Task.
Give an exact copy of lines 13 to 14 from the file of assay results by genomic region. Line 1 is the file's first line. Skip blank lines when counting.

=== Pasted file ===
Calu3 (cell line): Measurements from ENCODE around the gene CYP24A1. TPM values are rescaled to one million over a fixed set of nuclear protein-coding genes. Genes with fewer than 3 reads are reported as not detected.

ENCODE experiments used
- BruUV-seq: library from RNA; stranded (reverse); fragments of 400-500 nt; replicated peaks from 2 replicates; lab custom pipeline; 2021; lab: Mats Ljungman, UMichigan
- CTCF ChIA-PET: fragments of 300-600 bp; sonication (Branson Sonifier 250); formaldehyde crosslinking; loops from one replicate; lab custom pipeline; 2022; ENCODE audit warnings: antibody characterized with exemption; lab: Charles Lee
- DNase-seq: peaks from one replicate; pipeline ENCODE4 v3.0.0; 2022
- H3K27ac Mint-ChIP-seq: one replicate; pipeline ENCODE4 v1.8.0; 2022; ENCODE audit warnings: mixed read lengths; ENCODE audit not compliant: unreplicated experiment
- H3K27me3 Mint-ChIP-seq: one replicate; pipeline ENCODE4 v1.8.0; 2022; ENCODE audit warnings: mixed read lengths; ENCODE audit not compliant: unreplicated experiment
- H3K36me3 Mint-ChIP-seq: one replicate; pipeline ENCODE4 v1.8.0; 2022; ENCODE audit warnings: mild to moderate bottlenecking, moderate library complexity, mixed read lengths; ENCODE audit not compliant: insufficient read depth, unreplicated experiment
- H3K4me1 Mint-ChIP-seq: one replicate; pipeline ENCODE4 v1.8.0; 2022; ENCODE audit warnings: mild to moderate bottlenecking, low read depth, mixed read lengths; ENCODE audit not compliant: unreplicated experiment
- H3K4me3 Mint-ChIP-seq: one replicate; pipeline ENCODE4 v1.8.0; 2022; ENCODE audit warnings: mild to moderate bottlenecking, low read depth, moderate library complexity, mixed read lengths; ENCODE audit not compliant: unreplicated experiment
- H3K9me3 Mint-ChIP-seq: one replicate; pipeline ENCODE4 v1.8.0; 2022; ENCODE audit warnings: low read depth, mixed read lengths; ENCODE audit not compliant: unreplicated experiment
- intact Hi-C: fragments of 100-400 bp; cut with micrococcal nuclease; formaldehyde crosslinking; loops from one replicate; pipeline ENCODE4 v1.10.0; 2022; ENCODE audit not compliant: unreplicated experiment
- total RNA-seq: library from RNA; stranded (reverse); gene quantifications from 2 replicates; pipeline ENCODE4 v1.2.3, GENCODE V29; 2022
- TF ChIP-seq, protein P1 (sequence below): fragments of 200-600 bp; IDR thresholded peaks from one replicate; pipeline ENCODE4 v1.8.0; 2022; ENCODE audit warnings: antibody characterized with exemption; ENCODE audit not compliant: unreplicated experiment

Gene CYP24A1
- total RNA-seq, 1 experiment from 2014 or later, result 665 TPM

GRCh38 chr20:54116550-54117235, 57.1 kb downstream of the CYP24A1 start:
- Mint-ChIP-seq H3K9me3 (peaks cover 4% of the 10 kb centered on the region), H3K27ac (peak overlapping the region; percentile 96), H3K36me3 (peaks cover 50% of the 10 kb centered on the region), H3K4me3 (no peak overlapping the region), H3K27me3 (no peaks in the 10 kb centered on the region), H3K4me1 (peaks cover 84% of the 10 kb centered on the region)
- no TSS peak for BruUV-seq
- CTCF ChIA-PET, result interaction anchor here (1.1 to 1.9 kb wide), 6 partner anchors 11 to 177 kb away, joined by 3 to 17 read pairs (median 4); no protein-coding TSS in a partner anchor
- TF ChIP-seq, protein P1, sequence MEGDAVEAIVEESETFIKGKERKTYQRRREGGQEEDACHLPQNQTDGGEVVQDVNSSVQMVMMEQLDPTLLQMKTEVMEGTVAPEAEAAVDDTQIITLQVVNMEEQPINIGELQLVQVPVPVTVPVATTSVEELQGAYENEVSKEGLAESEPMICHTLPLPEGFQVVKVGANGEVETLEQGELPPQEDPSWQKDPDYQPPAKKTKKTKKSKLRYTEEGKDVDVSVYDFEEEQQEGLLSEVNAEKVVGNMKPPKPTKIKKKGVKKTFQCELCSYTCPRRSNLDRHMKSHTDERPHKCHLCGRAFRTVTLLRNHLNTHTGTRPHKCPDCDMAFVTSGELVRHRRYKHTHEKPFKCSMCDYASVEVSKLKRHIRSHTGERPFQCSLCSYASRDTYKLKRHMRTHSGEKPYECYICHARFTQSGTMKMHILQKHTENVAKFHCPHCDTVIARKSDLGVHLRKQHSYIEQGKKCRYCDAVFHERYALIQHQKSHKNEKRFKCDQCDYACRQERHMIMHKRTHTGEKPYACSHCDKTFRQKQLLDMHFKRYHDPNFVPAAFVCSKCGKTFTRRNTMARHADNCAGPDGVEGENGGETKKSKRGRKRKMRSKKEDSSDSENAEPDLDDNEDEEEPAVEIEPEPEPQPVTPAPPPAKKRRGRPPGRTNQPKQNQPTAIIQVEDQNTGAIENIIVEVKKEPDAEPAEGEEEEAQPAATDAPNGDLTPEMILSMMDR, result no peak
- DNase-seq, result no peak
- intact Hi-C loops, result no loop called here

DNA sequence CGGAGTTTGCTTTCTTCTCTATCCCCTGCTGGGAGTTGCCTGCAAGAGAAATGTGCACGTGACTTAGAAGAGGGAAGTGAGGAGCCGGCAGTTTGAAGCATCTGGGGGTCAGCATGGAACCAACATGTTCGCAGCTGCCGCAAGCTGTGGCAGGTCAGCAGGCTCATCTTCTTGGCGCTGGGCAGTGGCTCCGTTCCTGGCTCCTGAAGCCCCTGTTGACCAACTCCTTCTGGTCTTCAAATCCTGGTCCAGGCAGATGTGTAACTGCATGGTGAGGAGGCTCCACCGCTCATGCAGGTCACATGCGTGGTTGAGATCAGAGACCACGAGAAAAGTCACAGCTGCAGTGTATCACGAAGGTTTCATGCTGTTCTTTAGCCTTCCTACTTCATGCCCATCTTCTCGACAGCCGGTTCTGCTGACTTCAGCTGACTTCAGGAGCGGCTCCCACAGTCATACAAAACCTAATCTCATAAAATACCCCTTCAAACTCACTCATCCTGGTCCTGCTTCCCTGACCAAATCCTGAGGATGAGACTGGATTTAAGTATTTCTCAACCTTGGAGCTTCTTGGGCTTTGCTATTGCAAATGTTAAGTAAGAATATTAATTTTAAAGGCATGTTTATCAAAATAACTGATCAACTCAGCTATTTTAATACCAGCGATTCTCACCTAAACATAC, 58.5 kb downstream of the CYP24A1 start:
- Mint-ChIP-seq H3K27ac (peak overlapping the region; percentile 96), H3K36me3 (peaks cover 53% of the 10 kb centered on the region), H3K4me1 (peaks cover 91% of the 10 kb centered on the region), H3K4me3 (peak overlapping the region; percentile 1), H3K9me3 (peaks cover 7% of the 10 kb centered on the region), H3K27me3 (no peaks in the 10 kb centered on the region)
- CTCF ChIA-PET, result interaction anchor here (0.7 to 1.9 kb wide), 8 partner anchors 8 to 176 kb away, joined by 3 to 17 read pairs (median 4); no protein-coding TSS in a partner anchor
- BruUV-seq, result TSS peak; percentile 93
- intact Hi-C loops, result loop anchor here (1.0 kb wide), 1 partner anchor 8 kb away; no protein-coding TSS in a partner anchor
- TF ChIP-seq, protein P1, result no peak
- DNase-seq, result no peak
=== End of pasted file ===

- total RNA-seq: library from RNA; stranded (reverse); gene quantifications from 2 replicates; pipeline ENCODE4 v1.2.3, GENCODE V29; 2022
- TF ChIP-seq, protein P1 (sequence below): fragments of 200-600 bp; IDR thresholded peaks from one replicate; pipeline ENCODE4 v1.8.0; 2022; ENCODE audit warnings: antibody characterized with exemption; ENCODE audit not compliant: unreplicated experiment